On Old Age and Death I – Readers and Writers Book Club

On Old Age and Death I

Painting by Junji John Shimazaki for the couple’s 60 Anniversary 

“The meaning of life is that it ends.” -Franz Kafka [1883-1924]

I am in my eighty-third year, and statistically closest to death of all select age groups. I still buy green bananas but am beginning to question the economic wisdom of that practice. My generation is beginning to dwindle; and among my friends and former classmates, there are many who face or fear the impending end. I would like to suggest a more wholesome attitude. “Death can be our friend. Embracing the inevitable would reduce both unnecessary suffering and costs… As birth and death actually occur; and our brief career is surrounded by vacancy, it is far better to live in the light of the tragic fact, rather than to forget or deny it, and build everything on a fundamental lie.”-George Santayana

“Oh build your ship of death. Oh build it! for you will need it. For the voyage of oblivion awaits you.”-D. H. Lawrence

That is, instead of living in fear of death–or of the pain of death, or of the losses death portends—embrace the inevitability of it; prepare for it physically, emotionally, and spiritually; assist your loved ones, friends, business associates, and your community, to ready themselves for what is coming. For those of us of old age, we can be more sanguine and more specific about our own and others’ approach to the long, slow, perfectly individual, path we must follow. Fighting the natural cycle of birth, struggle, and death, is a waste of time and energy; it is better to pursue an effort to understand and to embrace it as the stages pass.

My own education on the subject began rather early. My father had a massive myocardial infarction when I was twelve years old which rendered him an invalid, bitter, and angry and wont to make some foolish choices, such as continuing to smoke despite the strong advice of his cardiologist. He was a physician, a true old country doctor who made house calls and knew the name of every person in his county and could recognize every one of them face-on or by the back of their heads. He had already lost his religion—his spiritualism and belief in life after death—as a result of the awful rigors of going through medical school in Chicago during the depression. The specter of being unable to live out his life practicing medicine–the life he most loved–haunted him. Despite the very strong efforts at intervention by his doctors, and the heart-felt pleading of his faithful wife, he returned to his medical practice and his smoking with a vengeance. He died at the age of fifty-one sitting at his medical office desk. I was fourteen; my brother was ten.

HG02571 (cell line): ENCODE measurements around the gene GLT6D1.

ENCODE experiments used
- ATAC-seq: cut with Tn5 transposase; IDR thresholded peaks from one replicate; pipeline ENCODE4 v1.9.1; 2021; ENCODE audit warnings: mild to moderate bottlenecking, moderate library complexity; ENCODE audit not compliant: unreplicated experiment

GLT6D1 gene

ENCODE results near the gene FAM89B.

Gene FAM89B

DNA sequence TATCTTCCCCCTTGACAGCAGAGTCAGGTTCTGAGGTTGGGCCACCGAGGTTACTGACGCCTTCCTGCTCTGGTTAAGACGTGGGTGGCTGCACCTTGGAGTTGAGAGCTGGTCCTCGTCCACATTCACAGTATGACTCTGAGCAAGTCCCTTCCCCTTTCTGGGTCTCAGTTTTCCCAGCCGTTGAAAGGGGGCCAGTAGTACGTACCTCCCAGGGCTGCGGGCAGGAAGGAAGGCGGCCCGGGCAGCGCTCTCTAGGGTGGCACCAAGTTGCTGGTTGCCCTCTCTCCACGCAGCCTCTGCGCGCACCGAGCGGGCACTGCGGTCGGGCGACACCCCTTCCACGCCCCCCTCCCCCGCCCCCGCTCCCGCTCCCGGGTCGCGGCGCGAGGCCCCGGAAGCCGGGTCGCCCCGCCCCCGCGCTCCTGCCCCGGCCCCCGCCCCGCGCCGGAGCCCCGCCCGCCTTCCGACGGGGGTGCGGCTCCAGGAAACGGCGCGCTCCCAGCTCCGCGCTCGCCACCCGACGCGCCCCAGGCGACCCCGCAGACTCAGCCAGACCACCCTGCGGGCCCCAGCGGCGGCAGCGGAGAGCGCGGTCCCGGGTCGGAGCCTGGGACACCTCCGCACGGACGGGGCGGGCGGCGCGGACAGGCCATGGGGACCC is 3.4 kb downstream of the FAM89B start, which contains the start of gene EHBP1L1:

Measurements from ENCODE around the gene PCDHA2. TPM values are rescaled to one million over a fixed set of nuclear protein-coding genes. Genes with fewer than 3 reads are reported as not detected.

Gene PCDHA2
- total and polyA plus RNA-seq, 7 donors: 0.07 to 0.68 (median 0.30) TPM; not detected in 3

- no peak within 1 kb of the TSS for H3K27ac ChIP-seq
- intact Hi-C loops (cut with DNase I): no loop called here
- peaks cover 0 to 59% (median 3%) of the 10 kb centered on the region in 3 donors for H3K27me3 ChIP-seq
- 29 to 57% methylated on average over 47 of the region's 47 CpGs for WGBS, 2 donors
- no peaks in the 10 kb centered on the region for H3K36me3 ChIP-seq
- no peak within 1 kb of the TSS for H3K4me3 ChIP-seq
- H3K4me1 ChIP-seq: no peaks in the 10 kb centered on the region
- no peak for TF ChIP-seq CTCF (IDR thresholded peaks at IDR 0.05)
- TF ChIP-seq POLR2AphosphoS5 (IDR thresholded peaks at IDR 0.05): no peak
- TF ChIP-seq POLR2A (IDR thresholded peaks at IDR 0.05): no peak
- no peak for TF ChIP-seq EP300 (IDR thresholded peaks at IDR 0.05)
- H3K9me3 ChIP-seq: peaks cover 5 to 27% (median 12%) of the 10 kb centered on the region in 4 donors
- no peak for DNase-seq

I was too young to face the grim reality of the finality posed by death. I was called to his hospital office by the county sheriff to be the head of my family and to pronounce him dead. It was no great scientific feat; he was cold and in rigor. By virtue of my chosen profession, death in all its forms and causes was a common, almost daily presentation. I learned something over time about causation and responses to the disparate approaches to the end.

During my pediatrics rotation in medical school, my professors perceived me to be cold and unfeeling because I contained my emotions even in the face of pain, suffering, and death. I was assigned to the fourth floor pediatrics ward where—by triage—children whose death was well in sight, were sent for hospice care. Many–even most—parents and many physicians and nurses could not bear having to deal with the unfortunate children for whom there was no cure; and in many cases, not even treatments in those early days. Leukemia and most other blood dyscrasias, polio, smallpox, most pneumonias and cancers, cystic fibrosis, and many cardiac disorders, especially developmental defects, would have to wait as much as fifty years to find a cure. During my stay on that hospice ward, no child with leukemia survived after being placed on my ward.

Children are interesting little souls. Most of them are a great deal stronger than their parents and siblings would think. What they could not endure was people lying to them about their condition. They knew that other children with the same disease as theirs were dying on the ward—almost every day. The fear of death was not nearly so terrible for them as was the knowledge that their disease was so terrible that their parents were afraid to tell them about it, and the doctors and nurses avoided what had to be—a discussion about their approaching deaths. A lie about the facts coming from parents meant that there was no one they could talk to and express their deeply-seated confusion, ignorance, and fear.